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Dick FitzSimmons is a patrician-looking fellow, a former Boeing
engineer who worked in the Nixon Administration. He exudes
dignity. Usually.

"Pretty neat, huh?" said FitzSimmons giddily last Thursday while
clutching a visor Sam Snead had just autographed. Snead, who
will turn 85 in May, was playing in the pro-am at the Liberty
Mutual Legends of Golf, held at the Arnold Palmer Private Course
at PGA West in La Quinta, Calif. It was 99[degrees], and Snead
was cranky, having just chili-dipped a shot from the rough on
the 8th hole, which led to a bogey.

"I don't care how you play, Sam," said FitzSimmons from the
gallery. "You've still got the sweetest swing I've ever seen.
You're still my hero."

"Well, thank you, sir," said Snead, who finished with a 79.

"No, thank you."

This was the prevailing sentiment at the Legends, where Snead
and partner Harvie Ward tied for fifth in the tournament's
70-and-over Demaret division: Who cares how Sam plays--isn't it
great that he's out here? "When I'm 84," said one of the duffers
in his Thursday foursome, "I just hope I'm on the right side of
the dirt."

Don't try telling Snead it doesn't matter how he scores. He
might take a swing at you. Seriously. Coming off the final hole
last Thursday, his caddie-business manager, Joe Bachman--on whom
Snead had been taking out his frustrations all afternoon--said,
within earshot of his boss, "You want to know why all this guy's
friends are dead? He wore 'em out. I'll tell you why he's still
alive: God doesn't want him, and the devil doesn't either."

The Legends, a best-ball tournament with two-man teams, won last
week by John Bland and Graham Marsh, is credited with sparking
the creation of the Senior tour. Snead has won it twice,
including the inaugural, in 1978. "One year they put me with Lee
Elder. He missed two putts about this long," says Snead, holding
his hands a yard apart. "We lost by a stroke. I could have won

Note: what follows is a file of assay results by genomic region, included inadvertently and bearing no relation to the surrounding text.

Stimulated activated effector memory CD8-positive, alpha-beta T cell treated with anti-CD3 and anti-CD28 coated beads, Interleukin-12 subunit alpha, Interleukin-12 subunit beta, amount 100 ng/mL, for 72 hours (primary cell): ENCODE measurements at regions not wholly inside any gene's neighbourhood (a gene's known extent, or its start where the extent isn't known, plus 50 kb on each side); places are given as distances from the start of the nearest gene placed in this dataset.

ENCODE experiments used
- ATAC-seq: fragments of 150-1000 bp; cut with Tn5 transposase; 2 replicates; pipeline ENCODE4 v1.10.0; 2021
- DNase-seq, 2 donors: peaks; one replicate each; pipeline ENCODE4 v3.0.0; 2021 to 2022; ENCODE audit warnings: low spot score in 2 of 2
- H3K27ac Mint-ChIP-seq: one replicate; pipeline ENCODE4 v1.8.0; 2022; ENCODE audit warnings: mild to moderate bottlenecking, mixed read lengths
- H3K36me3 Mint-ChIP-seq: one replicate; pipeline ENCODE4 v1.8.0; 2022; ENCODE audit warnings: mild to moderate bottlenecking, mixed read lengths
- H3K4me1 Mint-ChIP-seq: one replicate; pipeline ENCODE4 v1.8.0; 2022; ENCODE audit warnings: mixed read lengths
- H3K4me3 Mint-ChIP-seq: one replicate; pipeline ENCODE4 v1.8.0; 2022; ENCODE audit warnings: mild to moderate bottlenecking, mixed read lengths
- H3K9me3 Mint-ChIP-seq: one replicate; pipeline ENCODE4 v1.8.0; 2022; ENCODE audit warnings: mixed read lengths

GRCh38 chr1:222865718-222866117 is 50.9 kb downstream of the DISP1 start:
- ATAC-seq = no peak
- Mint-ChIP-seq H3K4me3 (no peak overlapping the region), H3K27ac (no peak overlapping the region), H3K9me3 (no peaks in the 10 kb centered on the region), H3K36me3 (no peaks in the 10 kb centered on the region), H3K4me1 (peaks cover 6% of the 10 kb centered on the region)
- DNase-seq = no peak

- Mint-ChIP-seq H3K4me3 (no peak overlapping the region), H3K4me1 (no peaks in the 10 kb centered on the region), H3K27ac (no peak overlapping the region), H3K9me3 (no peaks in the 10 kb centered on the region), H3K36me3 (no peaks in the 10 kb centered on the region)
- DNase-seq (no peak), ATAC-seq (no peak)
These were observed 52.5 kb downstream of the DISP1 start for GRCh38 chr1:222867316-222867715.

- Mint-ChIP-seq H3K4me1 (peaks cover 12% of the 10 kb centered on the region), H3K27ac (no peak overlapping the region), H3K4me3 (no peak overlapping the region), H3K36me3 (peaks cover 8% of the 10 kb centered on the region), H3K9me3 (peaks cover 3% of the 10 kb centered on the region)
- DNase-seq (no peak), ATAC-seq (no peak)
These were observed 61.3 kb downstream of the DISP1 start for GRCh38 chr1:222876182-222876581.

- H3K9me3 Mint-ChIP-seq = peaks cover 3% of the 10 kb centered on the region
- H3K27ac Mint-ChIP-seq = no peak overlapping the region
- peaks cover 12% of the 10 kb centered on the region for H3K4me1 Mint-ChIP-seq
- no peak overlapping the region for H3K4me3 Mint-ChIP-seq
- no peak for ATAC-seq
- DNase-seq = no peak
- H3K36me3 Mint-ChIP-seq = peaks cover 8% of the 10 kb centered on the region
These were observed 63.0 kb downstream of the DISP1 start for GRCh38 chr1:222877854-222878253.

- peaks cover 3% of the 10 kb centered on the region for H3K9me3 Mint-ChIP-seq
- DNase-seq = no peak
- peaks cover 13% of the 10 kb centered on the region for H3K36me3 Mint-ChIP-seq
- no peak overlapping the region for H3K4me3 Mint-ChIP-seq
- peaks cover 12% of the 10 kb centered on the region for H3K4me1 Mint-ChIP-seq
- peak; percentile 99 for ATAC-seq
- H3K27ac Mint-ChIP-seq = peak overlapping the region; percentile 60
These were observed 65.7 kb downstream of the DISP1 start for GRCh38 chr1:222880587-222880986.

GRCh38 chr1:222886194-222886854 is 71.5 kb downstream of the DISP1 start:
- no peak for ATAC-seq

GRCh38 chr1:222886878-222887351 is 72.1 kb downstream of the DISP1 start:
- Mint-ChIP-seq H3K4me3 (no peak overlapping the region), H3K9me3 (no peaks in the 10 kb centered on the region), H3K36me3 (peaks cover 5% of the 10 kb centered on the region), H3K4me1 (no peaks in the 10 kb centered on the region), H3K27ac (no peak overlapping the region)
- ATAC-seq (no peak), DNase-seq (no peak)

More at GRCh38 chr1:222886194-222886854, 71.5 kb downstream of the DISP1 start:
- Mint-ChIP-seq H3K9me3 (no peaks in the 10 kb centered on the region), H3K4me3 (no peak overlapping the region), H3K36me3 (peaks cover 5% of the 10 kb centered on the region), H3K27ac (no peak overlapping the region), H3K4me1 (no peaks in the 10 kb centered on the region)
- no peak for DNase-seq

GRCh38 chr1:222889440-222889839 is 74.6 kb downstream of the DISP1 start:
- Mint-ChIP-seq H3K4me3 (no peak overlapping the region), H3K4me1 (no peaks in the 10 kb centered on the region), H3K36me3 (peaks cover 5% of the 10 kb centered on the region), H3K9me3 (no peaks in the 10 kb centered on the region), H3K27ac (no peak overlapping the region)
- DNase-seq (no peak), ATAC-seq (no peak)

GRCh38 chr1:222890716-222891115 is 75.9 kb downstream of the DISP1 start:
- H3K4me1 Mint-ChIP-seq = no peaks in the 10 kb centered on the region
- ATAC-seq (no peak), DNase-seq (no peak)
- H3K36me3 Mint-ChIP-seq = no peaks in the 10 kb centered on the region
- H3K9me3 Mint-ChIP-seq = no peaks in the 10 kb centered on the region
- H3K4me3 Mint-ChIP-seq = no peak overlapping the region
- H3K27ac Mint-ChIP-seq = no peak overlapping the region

it a third time." Not that he's counting or anything.

On the first hole of the pro-am, the man with 81 PGA Tour
victories turned to his starstruck partners and said, "Well,
fellows, I'm not much, but I'm all you got." He parred the next
two holes by draining successive 12-footers, using his peculiar,
sidesaddle putting style.

The follow-through of Snead's celebrated swing is a bit
truncated these days, due to a left shoulder injury suffered in
a 1992 car accident, and to the fact that he is approaching the
midpoint of his ninth decade on earth. Still, Slammin' Sammy
drives the ball 220 to 230 yards and hits a five-iron 150. In
the pro-am he was hitting fewer fairways than usual. "Never hit
more cockeyed damn shots in my life!" he muttered on the par-3
3rd hole after depositing his tee shot in a bunker. His mood
lightened on the par-5 6th, where he hit a driver off the
fairway 220 yards to within chipping distance.

Snead's eyesight is fading. Before each shot, Bachman must point
him in the right direction. After he swings, Snead asks Bachman
where the ball went. If the news is not good, Snead often takes
it out on Bachman, who is no more inclined than his boss to hold
his tongue. Last Thursday their saltier exchanges were often as
entertaining as the golf itself. Overall, though, Snead has held
up amazingly well. "Feel this," he says, pointing to his upper
abdomen. It is boilerplate. At home in Hot Springs, Va., he has
a 60-pound curl bar, with which he does 40 repetitions a day.

"I've had a good life," he says over a cola after his round.
"How many people have hit a hole-in-one with every club in their
bag? How many people have won tournaments in six different
decades?" Looking up from his drink, Bachman interjects: "The
only decade we haven't won in is the '90s, and it's not looking
real good."

"I'm not playing very well right now," Snead admits. "Of course,
I don't play much anymore. There's nobody left to play with."

He misses, in particular, the late Bruce Forbes--"Malcolm's
older brother"--with whom he played many $800 matches at The
Greenbrier in White Sulphur Springs, W.Va. Snead gave Forbes 13
shots and still took untold sums from him. "He used to call me
and ask, 'Do we have a starting time?' And I'd say, 'A standing

One day Forbes hit three consecutive shots that failed to get
airborne. A minister who walked the course for his daily
constitutional had witnessed them and tendered some unsolicited
advice. "You may be standing with your feet too close together,"
he said.

Says Snead, "Bruce looked at him, looked at me and says, 'So now
you got the reverend coaching me!' He went tearing off in his

"I said, 'Reverend, you just cost me 800 bucks.'

"It's a shame," Snead says after a moment of silence. "All the
pigeons are dead."